It continues to surprise me how many of my fellow community managers are either resistant to, or just plain disinterested in, topics surrounding personal data protection and privacy. We own the most visible and vulnerable centers of non-compliance when it comes to legislation like GDPR, California’s CCPA and CPRA, and similar laws enacted in Colorado and Virginia (and active legislation moving through the U.S. state governments in New York, Massachusetts, North Carolina, Minnesota, Ohio, and Pennsylvania). Non-compliance with data privacy legislation, especially GDPR, is a very expensive prospect if the offenses are egregious and numerous. GDPR violations can cost a company up to 20 million euros or 4% of their global revenue per year per violation! (The biggest fine doled out so far has been Amazon’s whopping 746 million euros in 2021.) Yet, many community manager groups and professionals are hesitant to talk about data privacy as a core aspect of their jobs.
When I was at SAP, I led the team responsible for implementing GDPR compliance for a community of just under 3 million users, many of whom are European Union citizens and thus, fall under the protections of GDPR. As a tech giant in Germany, SAP is held to the highest standards of both good and ethical business practices by the European business and tech communities, as well as by the governing bodies of the country and the EU (not to mention its own internal compliance and ethics teams). What this means is that under intense scrutiny, the team and I, in partnership with our legal and data protection and privacy offices, had to figure out how to navigate an intensely complex technical ecosystem to implement both policies and platform features that were compliant and also user-friendly. As non-engineers and non-lawyers ourselves, this was a very daunting task and it took a lot of research, learning on the job, and collaboration. That said, when it was all said and done, I realized that I had developed a deeper understanding of what it truly meant to build a user experience through Privacy by Design.
I took this experience with me as I ventured out into the broader world of developer community work, annoyingly becoming that person in every conversation who questioned how the user data was handled, how it was anonymized and protected, how the platform handled compliance with user requests. What I found as I started thinking about getting back into more content creation for the community manager audience is that there are surprisingly very few of us who have had this experience. I’m not sure if it’s because most of my fellow community managers have worked solely in U.S.-based tech companies (I know this isn’t true…) or because it’s never been put on their shoulders to manage, but it’s concerning to me as the community profession develops rapidly in the wake of the pandemic.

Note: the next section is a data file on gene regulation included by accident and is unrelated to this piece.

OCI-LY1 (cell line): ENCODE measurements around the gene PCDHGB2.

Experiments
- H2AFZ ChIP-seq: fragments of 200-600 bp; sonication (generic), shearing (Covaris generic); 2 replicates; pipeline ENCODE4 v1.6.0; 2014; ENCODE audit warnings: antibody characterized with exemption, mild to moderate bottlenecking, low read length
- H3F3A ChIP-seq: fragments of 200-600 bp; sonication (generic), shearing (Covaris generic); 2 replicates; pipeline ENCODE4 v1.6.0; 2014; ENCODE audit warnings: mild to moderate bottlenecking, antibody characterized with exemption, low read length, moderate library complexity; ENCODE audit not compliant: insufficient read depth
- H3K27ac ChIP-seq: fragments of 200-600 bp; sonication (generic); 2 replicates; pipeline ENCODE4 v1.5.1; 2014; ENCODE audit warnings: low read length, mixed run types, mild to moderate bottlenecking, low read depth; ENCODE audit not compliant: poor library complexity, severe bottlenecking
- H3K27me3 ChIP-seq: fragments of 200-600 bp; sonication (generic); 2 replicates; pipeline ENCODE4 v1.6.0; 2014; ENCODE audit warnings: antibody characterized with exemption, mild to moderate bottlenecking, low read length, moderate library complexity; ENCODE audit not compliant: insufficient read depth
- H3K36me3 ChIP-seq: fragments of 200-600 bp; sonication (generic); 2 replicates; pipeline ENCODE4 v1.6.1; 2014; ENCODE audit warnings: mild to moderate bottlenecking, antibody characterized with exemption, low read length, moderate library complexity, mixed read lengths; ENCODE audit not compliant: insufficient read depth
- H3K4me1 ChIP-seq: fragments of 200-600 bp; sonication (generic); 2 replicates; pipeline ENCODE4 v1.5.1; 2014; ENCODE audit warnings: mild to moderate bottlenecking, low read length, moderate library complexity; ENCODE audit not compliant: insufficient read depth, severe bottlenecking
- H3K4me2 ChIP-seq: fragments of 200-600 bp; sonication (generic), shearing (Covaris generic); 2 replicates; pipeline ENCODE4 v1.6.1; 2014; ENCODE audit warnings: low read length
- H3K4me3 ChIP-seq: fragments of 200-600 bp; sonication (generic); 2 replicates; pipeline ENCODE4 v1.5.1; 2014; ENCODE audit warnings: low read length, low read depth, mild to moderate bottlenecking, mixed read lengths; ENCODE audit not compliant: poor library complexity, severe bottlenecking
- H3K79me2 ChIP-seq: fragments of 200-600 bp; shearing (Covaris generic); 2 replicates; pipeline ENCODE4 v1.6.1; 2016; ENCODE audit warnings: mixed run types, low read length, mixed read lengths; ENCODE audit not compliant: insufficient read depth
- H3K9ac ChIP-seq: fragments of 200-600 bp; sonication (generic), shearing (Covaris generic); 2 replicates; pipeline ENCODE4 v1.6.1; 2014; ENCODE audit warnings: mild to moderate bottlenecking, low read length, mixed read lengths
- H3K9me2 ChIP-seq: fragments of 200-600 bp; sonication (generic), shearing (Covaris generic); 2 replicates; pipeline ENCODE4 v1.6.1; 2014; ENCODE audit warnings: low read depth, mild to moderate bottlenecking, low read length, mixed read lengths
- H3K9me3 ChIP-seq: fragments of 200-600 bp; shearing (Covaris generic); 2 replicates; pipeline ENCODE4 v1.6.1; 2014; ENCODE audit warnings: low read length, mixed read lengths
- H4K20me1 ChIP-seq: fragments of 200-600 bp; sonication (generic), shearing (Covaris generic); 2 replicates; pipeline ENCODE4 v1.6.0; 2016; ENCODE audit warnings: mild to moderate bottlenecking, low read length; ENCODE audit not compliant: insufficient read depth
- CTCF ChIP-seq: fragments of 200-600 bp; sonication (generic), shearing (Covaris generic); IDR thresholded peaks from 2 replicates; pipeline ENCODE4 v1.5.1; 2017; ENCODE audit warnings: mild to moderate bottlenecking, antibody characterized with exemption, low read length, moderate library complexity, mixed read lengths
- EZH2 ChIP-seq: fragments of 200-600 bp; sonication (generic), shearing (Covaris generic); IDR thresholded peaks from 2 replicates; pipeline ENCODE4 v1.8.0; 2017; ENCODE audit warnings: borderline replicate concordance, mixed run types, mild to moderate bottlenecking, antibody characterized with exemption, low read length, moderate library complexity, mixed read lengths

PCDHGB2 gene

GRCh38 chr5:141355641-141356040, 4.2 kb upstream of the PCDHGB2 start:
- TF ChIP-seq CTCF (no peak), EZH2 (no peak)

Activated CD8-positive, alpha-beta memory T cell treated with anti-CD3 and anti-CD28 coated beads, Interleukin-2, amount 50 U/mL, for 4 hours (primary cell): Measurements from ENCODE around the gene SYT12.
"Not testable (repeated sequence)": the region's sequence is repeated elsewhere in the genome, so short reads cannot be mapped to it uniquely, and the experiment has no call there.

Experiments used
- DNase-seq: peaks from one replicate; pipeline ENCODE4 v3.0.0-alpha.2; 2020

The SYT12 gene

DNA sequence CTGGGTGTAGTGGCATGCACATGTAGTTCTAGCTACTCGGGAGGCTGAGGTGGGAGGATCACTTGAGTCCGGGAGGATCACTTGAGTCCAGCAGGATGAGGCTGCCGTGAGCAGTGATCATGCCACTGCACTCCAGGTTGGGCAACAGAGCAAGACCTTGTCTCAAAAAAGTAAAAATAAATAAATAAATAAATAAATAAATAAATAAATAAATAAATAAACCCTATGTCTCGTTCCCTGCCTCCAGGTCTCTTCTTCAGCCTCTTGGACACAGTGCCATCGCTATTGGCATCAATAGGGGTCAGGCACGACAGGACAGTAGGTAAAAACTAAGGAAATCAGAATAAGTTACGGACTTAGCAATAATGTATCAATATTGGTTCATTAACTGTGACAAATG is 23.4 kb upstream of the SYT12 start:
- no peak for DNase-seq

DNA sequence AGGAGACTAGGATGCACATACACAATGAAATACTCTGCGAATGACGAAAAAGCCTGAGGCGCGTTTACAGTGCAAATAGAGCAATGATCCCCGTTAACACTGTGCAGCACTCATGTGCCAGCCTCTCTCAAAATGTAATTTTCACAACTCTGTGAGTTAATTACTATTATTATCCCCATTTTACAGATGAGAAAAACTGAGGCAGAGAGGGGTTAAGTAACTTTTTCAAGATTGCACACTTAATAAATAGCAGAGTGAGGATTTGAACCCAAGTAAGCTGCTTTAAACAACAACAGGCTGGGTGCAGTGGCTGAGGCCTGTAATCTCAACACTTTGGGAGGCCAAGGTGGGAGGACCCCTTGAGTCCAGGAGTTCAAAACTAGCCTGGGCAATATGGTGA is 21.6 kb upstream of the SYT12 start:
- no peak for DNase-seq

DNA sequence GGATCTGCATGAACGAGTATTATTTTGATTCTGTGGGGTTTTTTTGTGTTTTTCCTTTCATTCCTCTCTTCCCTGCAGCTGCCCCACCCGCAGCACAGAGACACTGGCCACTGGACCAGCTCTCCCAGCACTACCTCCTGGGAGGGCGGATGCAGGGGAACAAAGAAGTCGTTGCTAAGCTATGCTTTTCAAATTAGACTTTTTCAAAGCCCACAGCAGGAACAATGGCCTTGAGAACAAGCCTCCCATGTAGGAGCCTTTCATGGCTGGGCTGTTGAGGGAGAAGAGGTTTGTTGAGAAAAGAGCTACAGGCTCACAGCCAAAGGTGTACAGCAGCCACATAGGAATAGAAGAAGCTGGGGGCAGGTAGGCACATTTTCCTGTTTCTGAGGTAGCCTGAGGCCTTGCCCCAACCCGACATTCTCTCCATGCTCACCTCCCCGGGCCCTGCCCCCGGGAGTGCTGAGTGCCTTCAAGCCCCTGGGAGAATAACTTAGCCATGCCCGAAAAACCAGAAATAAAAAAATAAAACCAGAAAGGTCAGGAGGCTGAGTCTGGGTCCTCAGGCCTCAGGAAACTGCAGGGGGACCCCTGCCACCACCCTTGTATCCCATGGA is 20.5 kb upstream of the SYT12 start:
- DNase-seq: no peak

If you are utilizing a vendor-built platform (think: Khoros, Salesforce, inSided, Vanilla, Discourse, etc.) many of the features and functionality to ensure GDPR compliance are built into the platform. Yay you! But you still need to handle the process side of the equation. Who handles user requests? Where do they come in? How are they processed? What are your policies regarding data retention? Do you know how to manage requests for data that goes beyond just your platform? What about your other data processors? Does your user data flow into a CRM? A digital marketing platform? An analytics dashboard? Is that data anonymized? How do you handle Right to be Forgotten requests in a public-facing community? What are the limitations to your responsibilities? Is your privacy statement updated to cover community engagement? These are all questions that community managers should be equipped to address.
There are lots of resources out there to help you learn about these various legislative requirements, but the deeper question I have is: why do we think this is not our responsibility? I consider myself a caretaker of my members’ data. It’s why I generally don’t share it with marketing, sales, or any other function of the business that my users did not consent to (and that creates plenty of tension with those teams!). Have many community leaders shelved this issue in the “future problems” bin? Are organizations putting these compliance measures in the hands of “Trust and Safety” professionals instead? How does that work into ownership of the community member experience? Where does the community leader fit into that model?
Would love to hear your thoughts in the comments.